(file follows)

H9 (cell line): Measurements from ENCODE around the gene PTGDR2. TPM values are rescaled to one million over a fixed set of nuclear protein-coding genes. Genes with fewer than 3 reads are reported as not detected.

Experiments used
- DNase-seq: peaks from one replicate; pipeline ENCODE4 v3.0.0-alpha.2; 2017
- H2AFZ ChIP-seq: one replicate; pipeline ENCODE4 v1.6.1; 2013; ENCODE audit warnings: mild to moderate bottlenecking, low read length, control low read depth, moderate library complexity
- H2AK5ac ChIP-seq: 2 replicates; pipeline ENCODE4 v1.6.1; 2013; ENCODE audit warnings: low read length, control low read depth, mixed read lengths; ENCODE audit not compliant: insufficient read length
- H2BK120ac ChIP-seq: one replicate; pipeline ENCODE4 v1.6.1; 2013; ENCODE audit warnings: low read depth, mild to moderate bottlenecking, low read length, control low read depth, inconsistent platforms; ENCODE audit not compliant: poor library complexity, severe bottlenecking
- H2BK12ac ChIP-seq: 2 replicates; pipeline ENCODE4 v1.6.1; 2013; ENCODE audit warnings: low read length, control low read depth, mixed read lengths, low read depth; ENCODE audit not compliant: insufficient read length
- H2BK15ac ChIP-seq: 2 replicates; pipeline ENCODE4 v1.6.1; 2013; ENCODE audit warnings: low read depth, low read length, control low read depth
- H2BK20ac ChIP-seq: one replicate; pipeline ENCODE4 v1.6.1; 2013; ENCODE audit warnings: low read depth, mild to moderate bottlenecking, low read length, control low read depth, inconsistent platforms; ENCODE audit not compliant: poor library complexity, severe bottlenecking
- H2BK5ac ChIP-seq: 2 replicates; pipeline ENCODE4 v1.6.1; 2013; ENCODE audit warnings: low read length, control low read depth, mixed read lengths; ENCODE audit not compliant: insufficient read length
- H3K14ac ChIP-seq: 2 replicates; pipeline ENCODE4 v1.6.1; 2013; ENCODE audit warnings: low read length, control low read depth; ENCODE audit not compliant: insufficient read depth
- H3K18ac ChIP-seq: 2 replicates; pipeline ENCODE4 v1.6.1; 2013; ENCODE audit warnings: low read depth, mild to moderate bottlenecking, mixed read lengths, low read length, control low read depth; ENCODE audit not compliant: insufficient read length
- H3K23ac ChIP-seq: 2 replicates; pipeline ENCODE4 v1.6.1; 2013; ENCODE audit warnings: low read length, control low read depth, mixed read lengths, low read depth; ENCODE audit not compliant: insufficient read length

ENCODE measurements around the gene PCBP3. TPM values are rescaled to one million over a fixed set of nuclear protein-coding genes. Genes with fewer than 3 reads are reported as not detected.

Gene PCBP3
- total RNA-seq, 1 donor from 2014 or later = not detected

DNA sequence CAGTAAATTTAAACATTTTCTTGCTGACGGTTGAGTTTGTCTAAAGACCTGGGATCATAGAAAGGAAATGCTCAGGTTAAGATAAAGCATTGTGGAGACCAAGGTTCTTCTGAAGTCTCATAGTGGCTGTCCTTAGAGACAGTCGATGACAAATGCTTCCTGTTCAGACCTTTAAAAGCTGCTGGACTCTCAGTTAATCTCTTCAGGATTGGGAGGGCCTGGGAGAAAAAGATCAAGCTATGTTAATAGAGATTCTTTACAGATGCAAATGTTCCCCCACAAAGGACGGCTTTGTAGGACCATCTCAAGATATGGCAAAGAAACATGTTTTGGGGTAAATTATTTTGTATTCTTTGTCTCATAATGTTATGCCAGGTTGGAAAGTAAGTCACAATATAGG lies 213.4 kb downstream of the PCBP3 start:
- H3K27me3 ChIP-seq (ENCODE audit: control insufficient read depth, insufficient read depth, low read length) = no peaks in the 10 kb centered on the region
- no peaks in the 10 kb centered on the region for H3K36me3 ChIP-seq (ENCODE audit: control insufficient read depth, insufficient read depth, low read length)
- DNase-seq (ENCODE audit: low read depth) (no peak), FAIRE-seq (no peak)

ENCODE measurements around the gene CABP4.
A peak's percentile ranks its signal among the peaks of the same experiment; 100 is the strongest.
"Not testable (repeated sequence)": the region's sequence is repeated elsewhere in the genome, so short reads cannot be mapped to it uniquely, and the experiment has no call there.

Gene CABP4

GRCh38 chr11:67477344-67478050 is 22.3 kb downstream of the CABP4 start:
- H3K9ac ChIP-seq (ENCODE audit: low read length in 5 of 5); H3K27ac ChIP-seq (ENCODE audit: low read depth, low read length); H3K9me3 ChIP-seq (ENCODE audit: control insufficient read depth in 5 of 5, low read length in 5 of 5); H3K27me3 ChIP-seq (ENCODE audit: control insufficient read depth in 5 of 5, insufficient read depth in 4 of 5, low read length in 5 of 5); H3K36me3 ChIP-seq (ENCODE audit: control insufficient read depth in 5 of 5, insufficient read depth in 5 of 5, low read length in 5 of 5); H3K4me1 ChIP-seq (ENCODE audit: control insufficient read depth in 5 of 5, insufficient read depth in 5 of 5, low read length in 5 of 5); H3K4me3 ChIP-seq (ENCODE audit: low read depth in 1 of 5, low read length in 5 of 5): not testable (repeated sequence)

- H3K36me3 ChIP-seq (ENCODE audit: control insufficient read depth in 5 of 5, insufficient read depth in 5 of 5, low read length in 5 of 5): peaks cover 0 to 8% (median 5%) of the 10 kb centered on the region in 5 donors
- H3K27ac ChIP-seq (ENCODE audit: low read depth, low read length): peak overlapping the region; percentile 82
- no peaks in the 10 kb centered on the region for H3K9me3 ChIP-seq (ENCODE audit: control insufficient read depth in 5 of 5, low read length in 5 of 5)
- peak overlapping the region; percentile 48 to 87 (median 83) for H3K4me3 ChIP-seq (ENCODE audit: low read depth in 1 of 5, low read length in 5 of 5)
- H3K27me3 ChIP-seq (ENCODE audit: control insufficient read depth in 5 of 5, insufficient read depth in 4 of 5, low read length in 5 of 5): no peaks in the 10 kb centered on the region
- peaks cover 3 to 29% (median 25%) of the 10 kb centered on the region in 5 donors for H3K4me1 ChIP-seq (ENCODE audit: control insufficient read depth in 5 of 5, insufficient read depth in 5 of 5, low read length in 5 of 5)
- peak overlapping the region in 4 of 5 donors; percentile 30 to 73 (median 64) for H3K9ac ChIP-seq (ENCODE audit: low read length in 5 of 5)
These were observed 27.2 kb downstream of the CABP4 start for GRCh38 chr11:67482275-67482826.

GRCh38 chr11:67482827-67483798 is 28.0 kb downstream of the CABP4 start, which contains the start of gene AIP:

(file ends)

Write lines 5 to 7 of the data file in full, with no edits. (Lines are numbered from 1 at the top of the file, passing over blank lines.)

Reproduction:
- H2AK5ac ChIP-seq: 2 replicates; pipeline ENCODE4 v1.6.1; 2013; ENCODE audit warnings: low read length, control low read depth, mixed read lengths; ENCODE audit not compliant: insufficient read length
- H2BK120ac ChIP-seq: one replicate; pipeline ENCODE4 v1.6.1; 2013; ENCODE audit warnings: low read depth, mild to moderate bottlenecking, low read length, control low read depth, inconsistent platforms; ENCODE audit not compliant: poor library complexity, severe bottlenecking
- H2BK12ac ChIP-seq: 2 replicates; pipeline ENCODE4 v1.6.1; 2013; ENCODE audit warnings: low read length, control low read depth, mixed read lengths, low read depth; ENCODE audit not compliant: insufficient read length